Bhutan Table of Contents
Bhutan's government employees have been under the authority of the Royal Civil Service Commission since its establishment in 1982. Part of the commission's mandate was to reform government service. With assistance from the UNDP, the commission held a conference in 1986 and assessed the civil service. Plans were laid out for providing in-country and foreign training, improving training effectiveness, and organizing a system by which personnel and training management would be linked within departments. Civil service rules adopted in 1989 established procedures for government employment and prohibited civil servants from being assigned to their home districts. Starting in 1989, candidates for government service were given only one opportunity to pass the civil service selection examination. Once they were selected, promotions were available through seventeen grades, from the lowest clerk to just below the deputy minister level.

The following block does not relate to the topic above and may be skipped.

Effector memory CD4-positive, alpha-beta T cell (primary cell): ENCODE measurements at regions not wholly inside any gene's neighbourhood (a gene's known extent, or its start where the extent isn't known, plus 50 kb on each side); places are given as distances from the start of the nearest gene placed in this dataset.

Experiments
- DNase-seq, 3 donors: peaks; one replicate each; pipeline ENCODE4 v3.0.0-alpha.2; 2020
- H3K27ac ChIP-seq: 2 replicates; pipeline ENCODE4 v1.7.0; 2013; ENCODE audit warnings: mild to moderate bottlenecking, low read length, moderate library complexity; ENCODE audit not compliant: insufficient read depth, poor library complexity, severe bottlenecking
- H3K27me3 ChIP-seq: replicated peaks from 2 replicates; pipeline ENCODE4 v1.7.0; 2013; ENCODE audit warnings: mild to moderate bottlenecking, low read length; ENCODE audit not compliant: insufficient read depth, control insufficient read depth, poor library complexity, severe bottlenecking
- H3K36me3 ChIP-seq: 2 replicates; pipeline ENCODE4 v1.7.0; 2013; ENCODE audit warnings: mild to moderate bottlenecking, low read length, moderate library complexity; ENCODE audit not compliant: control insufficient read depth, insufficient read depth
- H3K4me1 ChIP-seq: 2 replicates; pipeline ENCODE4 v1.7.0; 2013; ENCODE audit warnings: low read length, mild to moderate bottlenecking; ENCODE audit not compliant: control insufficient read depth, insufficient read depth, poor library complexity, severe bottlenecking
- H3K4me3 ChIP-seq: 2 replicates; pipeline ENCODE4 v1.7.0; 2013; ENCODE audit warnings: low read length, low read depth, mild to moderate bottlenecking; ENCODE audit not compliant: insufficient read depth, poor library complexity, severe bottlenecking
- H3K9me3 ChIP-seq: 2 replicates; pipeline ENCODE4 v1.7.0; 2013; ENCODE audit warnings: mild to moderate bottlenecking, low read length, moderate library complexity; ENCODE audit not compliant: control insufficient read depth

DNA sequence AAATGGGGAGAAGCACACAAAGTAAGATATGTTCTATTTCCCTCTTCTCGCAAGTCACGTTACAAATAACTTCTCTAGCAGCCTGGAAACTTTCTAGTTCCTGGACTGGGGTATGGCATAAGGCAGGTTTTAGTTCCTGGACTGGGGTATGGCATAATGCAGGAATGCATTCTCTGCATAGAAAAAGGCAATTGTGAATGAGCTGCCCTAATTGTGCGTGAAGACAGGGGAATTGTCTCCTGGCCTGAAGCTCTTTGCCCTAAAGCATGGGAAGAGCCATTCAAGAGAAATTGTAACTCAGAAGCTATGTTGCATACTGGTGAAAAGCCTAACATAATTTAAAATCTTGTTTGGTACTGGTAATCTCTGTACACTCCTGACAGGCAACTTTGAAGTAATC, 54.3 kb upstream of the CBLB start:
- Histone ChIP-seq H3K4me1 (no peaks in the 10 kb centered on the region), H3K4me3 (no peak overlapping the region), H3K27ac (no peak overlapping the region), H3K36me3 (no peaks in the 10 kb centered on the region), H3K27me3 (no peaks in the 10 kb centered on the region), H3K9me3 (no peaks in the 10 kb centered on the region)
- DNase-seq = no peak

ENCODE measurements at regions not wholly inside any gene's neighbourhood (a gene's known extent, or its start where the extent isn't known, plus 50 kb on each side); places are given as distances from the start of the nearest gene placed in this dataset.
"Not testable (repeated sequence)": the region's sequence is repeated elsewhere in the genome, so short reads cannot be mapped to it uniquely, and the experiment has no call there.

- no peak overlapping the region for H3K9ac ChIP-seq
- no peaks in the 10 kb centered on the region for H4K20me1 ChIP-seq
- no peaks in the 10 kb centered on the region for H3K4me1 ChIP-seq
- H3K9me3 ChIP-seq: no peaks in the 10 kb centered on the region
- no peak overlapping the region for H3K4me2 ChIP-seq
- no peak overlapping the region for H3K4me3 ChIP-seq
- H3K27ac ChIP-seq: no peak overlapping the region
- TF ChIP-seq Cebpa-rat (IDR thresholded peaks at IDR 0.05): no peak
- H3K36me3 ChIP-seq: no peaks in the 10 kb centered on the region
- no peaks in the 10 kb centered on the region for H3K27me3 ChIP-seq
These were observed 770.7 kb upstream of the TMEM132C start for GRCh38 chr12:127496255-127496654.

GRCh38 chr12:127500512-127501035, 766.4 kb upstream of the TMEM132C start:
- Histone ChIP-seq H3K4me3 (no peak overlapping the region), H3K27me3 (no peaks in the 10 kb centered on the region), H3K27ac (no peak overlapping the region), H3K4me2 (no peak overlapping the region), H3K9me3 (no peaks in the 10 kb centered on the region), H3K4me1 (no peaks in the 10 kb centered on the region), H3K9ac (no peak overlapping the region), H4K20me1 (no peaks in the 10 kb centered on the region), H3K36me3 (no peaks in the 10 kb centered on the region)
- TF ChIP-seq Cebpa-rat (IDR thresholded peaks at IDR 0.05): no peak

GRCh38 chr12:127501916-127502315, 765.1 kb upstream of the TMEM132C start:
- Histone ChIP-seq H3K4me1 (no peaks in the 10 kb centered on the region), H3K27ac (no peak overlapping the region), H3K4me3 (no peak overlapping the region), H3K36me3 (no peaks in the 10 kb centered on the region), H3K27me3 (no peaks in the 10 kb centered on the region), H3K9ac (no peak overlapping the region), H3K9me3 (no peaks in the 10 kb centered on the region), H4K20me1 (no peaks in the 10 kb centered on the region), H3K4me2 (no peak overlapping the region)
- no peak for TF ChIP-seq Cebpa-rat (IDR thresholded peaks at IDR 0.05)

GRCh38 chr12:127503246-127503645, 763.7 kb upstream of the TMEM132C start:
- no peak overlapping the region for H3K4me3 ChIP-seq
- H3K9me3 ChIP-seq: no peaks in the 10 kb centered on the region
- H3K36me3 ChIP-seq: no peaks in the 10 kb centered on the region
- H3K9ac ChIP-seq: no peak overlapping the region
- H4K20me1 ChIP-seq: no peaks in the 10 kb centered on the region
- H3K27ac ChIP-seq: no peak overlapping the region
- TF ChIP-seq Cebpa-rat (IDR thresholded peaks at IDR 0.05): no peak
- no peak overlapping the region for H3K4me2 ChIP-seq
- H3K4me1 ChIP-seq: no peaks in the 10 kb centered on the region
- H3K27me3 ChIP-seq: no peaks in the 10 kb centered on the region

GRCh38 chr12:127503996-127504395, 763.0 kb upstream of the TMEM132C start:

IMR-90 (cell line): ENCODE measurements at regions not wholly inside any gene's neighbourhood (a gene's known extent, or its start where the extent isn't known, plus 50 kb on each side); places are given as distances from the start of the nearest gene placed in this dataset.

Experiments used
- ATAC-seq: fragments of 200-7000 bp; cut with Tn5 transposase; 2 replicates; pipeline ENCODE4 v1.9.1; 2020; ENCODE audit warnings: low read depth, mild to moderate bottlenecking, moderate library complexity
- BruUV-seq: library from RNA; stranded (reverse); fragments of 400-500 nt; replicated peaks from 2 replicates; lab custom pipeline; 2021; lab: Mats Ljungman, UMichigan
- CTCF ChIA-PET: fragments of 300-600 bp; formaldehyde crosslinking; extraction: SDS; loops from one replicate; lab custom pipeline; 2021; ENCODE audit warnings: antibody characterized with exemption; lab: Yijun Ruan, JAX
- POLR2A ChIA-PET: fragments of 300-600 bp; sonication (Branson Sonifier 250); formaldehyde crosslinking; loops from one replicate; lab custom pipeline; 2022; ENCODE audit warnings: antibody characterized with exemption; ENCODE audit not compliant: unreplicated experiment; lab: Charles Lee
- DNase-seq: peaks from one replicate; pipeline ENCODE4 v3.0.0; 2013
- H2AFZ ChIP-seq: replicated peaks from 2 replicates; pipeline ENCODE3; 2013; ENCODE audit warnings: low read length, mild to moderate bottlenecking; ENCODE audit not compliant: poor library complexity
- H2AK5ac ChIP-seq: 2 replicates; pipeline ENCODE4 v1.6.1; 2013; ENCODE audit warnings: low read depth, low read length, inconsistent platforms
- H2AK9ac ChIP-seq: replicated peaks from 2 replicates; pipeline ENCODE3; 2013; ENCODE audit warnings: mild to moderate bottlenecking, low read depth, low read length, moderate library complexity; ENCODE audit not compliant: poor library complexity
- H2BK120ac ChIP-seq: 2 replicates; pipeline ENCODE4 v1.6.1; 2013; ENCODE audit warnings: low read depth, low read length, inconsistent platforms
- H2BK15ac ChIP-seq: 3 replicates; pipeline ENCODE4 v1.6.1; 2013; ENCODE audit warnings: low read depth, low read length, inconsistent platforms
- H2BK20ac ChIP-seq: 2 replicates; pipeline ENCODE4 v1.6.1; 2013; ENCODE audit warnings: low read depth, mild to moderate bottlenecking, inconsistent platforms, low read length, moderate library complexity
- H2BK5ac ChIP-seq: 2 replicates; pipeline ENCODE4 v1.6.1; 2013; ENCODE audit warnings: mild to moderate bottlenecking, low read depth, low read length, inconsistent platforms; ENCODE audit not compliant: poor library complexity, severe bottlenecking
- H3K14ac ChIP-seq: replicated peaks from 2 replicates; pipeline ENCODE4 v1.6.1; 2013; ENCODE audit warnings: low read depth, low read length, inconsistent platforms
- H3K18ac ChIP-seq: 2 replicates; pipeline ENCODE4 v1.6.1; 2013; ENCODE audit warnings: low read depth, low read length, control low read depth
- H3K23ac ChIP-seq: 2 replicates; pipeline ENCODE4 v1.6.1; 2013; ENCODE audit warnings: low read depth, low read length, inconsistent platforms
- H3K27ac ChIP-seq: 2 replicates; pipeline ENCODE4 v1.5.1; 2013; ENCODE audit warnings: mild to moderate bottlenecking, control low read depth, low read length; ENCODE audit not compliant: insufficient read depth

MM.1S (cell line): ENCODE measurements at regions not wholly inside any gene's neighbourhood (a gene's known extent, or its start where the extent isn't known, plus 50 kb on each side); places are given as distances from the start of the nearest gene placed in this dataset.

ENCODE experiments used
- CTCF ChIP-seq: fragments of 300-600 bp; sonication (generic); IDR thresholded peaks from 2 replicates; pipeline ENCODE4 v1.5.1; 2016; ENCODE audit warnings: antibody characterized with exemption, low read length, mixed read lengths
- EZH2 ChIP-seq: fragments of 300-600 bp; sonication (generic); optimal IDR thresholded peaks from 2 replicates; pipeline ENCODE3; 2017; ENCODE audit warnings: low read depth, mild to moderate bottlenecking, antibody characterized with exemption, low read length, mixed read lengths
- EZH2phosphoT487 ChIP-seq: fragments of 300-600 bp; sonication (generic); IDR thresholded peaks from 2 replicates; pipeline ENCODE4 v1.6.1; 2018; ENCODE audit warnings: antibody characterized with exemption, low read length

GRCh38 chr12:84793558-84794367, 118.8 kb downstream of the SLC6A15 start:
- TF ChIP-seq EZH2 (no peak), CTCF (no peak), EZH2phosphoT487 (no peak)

In an efficiency drive in the late 1980s, the civil service was reduced through reorganization (the government was scaled down from thirty-three entities at and above the department level in 1985 to nineteen in 1989), reassignment to local government, retirements, and "voluntary resignations." In 1987 there were 13,182 civil service workers, but by 1989 the number of regular civil service employees had dropped to 11,099. An additional 3,855 persons worked under government contract or as "wage" employees throughout all parts of the government. More than 1,650 of them, however, were employed by government-run industries, and another 848 worked for the Chhukha Hydel Project. The total number of persons working under the civil service in July 1989 was 15,802. Later in 1989, however, all public and joint sector corporation employees were removed from the civil service rolls. Because of the national shortage of skilled workers, 3,137 members of the civil service in 1989 were reportedly "nonnationals," mostly ethnic Nepalese.
Data as of September 1991